A. You add language packs to a WIM file by using Pkgmgr, the same way you would use the program to add an additional driver. You'll also need a Windows Automated Installation Kit installed. In the following example, I added a language pack to a Windows Server 2008 image.
- Launch the Windows System Image Manager.
- If you don't already have a distribution share, create one.
- Go to Windows Server 2008 Multilingual User Interface Language Packs to download the language packs you want to install.
- Copy the language packs into the Packages folder. When you're done, the Windows System Image Manager should look similar to Figure 1.
- As soon as the language packs are listed in the answer file, save the answer file to an XML file. It should look something like the following text:
Next, mount a writable-mode image from the WIM file, using the following code as an example:
The output would be:D:\temp>imagex /mountrw d:\temp\install.wim 1 d:\temp\mountImageX Tool for Windows
Copyright (C) Microsoft Corp. All rights reserved.
Mounting (RW): \[d:\temp\install.wim, 1\] ->
Successfully mounted image (RW).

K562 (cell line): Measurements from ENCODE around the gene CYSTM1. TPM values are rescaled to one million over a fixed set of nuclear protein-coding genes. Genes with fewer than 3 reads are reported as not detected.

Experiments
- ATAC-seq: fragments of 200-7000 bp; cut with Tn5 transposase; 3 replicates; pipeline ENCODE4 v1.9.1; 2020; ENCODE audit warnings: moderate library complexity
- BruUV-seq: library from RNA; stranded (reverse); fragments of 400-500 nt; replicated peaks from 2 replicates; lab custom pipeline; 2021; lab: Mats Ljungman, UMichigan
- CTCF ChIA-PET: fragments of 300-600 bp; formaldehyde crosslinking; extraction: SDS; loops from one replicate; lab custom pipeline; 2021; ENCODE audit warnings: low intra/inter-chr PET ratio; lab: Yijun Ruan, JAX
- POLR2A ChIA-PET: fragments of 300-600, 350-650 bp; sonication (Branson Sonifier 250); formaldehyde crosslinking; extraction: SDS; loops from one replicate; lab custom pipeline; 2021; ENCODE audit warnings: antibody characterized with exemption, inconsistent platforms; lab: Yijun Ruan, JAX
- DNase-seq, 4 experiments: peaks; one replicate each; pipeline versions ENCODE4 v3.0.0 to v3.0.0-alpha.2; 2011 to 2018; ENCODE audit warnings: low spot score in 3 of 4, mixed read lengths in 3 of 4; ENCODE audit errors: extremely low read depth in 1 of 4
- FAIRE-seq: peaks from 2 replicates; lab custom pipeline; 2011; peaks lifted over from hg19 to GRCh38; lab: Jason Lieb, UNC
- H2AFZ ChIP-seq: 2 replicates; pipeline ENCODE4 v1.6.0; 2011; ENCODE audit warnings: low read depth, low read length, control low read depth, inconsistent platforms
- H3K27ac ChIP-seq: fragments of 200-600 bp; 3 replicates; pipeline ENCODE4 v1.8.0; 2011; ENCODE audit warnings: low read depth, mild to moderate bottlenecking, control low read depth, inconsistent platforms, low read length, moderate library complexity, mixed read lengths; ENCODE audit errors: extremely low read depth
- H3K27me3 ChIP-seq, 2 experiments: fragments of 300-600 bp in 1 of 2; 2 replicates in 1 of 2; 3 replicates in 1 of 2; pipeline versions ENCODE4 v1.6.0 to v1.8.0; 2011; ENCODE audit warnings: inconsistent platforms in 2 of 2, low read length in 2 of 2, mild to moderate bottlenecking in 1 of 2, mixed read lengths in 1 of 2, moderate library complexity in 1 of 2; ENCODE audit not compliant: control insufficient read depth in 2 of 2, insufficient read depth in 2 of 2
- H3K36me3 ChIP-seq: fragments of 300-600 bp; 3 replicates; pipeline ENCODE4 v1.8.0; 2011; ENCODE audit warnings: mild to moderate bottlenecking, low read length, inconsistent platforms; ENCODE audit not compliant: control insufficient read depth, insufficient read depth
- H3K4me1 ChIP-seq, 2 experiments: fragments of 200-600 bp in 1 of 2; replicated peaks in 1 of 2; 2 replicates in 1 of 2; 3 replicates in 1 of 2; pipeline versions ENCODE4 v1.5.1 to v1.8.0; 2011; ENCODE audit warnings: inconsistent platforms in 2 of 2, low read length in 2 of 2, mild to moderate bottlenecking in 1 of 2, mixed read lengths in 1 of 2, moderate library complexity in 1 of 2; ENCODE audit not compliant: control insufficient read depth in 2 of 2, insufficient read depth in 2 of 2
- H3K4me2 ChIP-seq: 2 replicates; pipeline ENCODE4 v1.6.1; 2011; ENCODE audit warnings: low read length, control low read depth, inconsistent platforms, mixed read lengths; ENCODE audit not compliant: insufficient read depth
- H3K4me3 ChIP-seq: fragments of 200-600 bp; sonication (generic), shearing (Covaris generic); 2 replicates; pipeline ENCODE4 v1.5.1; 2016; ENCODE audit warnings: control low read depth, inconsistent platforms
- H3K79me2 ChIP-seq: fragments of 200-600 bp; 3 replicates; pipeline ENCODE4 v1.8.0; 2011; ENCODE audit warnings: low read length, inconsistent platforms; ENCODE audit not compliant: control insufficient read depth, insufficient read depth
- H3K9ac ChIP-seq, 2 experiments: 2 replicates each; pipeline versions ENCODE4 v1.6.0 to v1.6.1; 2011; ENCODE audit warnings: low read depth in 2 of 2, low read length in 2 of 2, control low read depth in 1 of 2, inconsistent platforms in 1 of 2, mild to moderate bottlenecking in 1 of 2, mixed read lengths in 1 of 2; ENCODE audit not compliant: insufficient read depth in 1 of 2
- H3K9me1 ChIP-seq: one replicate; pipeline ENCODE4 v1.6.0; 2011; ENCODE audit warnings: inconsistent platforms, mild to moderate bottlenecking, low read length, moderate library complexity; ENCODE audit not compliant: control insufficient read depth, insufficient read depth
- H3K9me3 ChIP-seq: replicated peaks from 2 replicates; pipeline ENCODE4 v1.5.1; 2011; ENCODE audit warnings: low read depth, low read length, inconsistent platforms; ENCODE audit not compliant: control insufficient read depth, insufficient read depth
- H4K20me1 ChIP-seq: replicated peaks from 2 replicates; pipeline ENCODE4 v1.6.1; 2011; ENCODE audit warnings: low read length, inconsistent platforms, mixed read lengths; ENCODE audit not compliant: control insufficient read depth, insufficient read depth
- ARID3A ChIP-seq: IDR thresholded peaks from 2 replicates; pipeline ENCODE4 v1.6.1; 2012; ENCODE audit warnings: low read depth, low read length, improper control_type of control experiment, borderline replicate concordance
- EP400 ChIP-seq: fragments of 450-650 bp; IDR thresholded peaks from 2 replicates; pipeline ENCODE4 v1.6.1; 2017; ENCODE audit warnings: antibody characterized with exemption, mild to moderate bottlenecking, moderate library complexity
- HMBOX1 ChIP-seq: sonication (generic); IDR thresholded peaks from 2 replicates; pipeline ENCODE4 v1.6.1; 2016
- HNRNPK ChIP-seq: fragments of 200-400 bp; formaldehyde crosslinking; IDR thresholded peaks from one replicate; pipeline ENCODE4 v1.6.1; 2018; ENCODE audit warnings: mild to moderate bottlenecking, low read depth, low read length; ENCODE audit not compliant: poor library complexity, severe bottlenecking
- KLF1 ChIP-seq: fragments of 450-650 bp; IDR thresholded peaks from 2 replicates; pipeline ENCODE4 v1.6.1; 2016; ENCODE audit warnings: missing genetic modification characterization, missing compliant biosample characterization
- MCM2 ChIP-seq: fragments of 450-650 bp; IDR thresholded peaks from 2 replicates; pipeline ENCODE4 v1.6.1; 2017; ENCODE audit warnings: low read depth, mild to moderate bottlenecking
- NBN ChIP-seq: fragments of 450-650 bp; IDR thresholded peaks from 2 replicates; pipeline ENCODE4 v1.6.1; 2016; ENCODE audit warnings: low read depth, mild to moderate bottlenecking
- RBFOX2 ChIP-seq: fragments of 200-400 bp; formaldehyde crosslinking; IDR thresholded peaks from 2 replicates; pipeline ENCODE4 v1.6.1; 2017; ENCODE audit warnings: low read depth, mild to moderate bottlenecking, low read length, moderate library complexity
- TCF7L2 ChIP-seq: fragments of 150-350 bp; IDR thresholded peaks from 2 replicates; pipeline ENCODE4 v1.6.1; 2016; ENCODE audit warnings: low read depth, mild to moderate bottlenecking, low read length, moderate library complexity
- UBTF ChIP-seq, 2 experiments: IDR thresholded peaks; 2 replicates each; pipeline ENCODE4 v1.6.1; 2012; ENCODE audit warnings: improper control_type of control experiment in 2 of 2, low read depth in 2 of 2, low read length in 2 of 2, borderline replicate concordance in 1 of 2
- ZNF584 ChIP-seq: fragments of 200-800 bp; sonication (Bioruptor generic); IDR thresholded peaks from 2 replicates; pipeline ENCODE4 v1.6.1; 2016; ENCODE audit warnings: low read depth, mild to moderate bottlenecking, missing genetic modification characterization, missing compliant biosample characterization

Then, use Pkgmgr to import the language packs into the image. This step can take a long time depending on the number of languages you add. It took me 45 minutes to add Spanish and French on my computer.
D:\temp>pkgmgr /o:"d:\temp\mount;d:\temp\mount\windows" /n:"d:\temp\unattend.xml" /l:d:\temp\unattend
Once the insertion is complete, Server 2008 will create a log file at the end of the unattend.txt file.
You can use the Intlcfg command to set the WIM file default language (in this example, I used Spanish) and check the languages available using the following sample code as an example:intlcfg -image:d:\temp\mount -all:es-ES
ntlcfg -report -image:d:\temp\mount
Then, you can close the image file, as the following example code shows:imagex /unmount /commit d:\temp\mount